He speaks about factors where I am speaking about abilities. I’m doing some fudging here, but clarifying the differences between “factors” and “abilities” involves discussing different stratum-theories of intelligence such as the the Cattell-Horn-Carroll CHC theory and its competitors. However, the general point that Towers makes, which I shall now utilize, doesn’t depend on the minutiae of the g-stratum theories debate. The point is that the verbal and analytical reasoning GRE sections have much greater g-loading than the mathematical ability section. Indeed, Towers goes on to say:
The only really successful efforts to make use of part scores appear to be in the SAT and the GRE, where both a verbal and a quantitative score are given. The quantitative score was thought to be a better predictor in the physical sciences and engineering, and the verbal score to be a better predictor in the arts and humanities. The latest evidence tends to show that this is an oversimplification. The current findings indicate that quantitative ability is a good indicator of choice of field, but that verbal ability is a better predictor of grades, even in highly mathematical subjects.
So we should really be focusing on the verbal GRE section in assessing who’s smartest. We should also include the reasoning GRE section since it is highly g-loaded, and furthermore, the math-heavy disciplines do just a well as in the mathematical ability section. (I should stop here before moving on to quickly note that commenters, Tim and Chevo, from this post explain that the means and standard deviations on the individual sections are very different in the GRE. The verbal ability section has a much lower average and smaller deviation than the mathematical section. Taking this into account will alter the score placements.)
Let’s combine the verbal and reasoning scores from the above chart. Physics majors have a total of 1180; Math majors have a total of 1163; Economics majors have a total of 1159; computer science majors have a total of 1150; however, philosophy majors have a total of 1206, which places them first among the brightest.
Now, one could rejoin by pointing out that the verbal section, though it is highly g-loaded, will hide a score depression regarding international students (e.g., Asians) who only have a working knowledge of English; and physics, mathematics, economics, and other math-heavy disciplines have a sizable proportion of internationals. Thus, the rejoinder will be that if we take this hidden score depression into account, then we will find that the math-heavy disciplines will surpass philosophy majors in smarts.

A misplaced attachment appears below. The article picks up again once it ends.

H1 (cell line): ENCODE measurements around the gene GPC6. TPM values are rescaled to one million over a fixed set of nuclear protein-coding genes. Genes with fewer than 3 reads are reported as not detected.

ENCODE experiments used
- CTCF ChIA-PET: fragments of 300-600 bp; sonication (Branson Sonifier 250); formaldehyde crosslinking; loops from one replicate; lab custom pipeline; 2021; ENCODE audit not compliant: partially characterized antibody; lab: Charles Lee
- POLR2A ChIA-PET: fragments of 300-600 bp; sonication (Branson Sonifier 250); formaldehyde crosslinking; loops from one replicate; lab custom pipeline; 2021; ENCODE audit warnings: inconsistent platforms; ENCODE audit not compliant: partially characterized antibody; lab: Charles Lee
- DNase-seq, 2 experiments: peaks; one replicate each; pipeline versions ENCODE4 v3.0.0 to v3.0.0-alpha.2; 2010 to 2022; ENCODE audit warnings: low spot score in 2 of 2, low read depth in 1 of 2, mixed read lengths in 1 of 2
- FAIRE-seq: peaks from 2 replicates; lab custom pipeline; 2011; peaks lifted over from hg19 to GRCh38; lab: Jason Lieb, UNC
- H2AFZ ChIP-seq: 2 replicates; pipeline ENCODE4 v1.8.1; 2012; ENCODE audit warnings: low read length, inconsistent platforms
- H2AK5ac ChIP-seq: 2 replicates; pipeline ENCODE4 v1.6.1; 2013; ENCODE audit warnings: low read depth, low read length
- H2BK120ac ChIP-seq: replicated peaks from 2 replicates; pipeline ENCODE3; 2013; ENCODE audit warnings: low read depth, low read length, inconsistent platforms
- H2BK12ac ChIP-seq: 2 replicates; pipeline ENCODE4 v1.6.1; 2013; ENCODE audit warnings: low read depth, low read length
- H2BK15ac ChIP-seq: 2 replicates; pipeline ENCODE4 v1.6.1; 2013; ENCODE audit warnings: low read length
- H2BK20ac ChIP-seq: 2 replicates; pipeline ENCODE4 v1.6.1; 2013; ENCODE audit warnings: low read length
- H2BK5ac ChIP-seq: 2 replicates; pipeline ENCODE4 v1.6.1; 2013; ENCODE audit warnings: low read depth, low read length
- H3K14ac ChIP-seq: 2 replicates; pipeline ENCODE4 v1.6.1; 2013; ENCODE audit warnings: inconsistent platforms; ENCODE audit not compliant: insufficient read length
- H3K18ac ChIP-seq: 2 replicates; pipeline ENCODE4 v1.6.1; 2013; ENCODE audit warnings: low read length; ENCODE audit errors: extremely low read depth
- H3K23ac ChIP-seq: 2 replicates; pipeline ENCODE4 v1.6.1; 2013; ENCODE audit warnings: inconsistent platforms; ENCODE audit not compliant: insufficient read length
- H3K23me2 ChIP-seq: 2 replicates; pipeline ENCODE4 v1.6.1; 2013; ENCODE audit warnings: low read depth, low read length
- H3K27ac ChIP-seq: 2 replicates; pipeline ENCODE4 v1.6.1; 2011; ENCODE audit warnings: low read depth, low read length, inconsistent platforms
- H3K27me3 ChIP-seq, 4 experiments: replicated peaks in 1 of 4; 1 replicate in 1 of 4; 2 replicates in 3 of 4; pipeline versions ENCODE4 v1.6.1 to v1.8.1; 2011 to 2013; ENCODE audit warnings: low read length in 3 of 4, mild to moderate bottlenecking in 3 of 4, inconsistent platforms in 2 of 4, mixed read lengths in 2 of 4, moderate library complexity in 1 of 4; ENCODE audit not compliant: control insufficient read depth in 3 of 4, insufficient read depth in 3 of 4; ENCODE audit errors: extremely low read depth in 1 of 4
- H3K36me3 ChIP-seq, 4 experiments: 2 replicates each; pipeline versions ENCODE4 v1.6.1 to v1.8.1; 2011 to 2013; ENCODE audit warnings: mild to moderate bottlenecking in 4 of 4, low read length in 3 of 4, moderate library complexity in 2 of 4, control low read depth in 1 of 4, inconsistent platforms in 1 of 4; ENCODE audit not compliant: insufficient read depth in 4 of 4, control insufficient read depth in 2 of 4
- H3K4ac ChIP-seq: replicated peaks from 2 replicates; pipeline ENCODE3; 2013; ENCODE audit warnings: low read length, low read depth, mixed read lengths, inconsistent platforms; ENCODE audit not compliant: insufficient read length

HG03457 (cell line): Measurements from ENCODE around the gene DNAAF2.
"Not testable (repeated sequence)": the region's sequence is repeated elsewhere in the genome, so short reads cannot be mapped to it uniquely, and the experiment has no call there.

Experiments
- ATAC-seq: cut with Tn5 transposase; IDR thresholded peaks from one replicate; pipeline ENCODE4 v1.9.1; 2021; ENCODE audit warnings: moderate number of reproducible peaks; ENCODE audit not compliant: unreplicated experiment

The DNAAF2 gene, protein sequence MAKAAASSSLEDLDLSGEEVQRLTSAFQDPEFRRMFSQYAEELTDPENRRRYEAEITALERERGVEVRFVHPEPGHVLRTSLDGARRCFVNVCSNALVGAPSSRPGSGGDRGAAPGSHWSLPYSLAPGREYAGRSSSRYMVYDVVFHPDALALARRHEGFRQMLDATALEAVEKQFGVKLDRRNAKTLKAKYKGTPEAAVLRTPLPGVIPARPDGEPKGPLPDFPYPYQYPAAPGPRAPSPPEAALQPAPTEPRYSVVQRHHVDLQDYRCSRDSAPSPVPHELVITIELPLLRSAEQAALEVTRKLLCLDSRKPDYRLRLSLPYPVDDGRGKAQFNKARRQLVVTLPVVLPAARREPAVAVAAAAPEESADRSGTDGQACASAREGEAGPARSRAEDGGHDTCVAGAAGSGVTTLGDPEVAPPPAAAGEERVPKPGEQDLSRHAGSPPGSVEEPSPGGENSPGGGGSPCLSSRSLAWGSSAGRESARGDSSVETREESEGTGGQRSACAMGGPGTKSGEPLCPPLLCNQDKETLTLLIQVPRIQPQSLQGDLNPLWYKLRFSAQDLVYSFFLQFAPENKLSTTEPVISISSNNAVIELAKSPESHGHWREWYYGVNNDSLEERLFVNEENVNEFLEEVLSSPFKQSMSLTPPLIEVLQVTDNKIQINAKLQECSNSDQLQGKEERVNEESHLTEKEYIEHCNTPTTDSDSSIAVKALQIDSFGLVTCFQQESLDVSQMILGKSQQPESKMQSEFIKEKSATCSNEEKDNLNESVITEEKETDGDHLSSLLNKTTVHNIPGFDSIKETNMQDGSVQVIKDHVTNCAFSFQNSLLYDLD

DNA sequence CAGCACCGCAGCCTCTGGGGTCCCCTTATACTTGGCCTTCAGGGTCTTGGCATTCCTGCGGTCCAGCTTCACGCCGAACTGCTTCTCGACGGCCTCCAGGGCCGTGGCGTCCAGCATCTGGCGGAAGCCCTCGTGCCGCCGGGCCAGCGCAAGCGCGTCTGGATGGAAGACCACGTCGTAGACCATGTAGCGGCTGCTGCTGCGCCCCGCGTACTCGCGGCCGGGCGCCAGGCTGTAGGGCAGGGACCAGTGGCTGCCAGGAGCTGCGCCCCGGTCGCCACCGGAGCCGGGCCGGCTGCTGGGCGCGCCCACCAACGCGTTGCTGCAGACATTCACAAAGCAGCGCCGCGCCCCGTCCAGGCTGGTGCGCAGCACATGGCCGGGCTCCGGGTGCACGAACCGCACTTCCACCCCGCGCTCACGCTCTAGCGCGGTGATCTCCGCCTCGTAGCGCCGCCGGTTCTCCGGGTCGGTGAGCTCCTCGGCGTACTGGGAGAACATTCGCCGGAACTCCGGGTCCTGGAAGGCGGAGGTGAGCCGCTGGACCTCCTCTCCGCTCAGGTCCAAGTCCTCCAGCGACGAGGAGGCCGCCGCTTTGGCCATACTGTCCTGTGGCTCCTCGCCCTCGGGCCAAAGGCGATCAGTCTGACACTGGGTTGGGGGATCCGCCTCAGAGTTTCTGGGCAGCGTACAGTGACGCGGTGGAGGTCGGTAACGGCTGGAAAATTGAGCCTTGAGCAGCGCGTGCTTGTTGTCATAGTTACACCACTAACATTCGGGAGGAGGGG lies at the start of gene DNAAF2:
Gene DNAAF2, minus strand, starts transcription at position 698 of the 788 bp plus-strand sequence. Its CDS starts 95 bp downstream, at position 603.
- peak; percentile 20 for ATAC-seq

Is there data available that takes the hidden score depression into account? Not that I know of for the GRE, but we do have data for a very similar standardized test: the LSAT. The LSAT, for all intensive purposes, is a lengthier combination of the verbal and reasoning GRE sections. It has the analogies, reading comprehension, and the other wonderful bits from the verbal GRE section; and it has the exact same type of analytical, reasoning questions from the reasoning GRE section. I think that the LSAT is superior to the GRE for evaluating the smarts of philosophy majors relative to physics and mathematics majors, simply for the following reason: it’s reasonable to believe that the LSAT is self-selective for those physics and mathematics majors that are strong with the English language. So we don’t need to worry about a hidden score depression because internationals that only have a working knowledge of English will simply not bother with law school and the LSAT. Instead, they will go on to math-heavy graduate program. Those physics and mathematics majors that are strong in English have the same talent as the internationals (these disciplines are generally self-selective, only the strong survive), but might pursue Law for other reasons.
An economist actually has data concerning the average LSAT scores for 29 undergraduate majors, including physics, math, economics, and philosophy. Physics and mathematics are combined (there are few of these majors that have the desire to go into law school) for a first place average of 157.6 (the LSAT is scored out of a possible 180; the average score is roughly 150). Philosophy and religion are combined (I don’t know why) for a second place average of 156. Economics comes third with 155.3 average. The standard deviation for the LSAT is roughly 10, so these majors all average half a standard deviation above the mean.
Judging from the previous chart on GRE scores, philosophy majors frankly outclass theology/religion majors in both the verbal and reasoning sections. This tells me that if we separated the philosophy majors from the religion majors for the LSAT average, then we would find that philosophy majors match the physics/math average, or at least come very close to it. Furthermore, by sheer numbers of test takers, I wouldn’t be surprised if there is a large number of philosopher majors that match the number of the best and brightest physics and mathematics majors.
I’m open to any thoughts about this, certainly if there is data that confirms or denies what I have argued for in this post.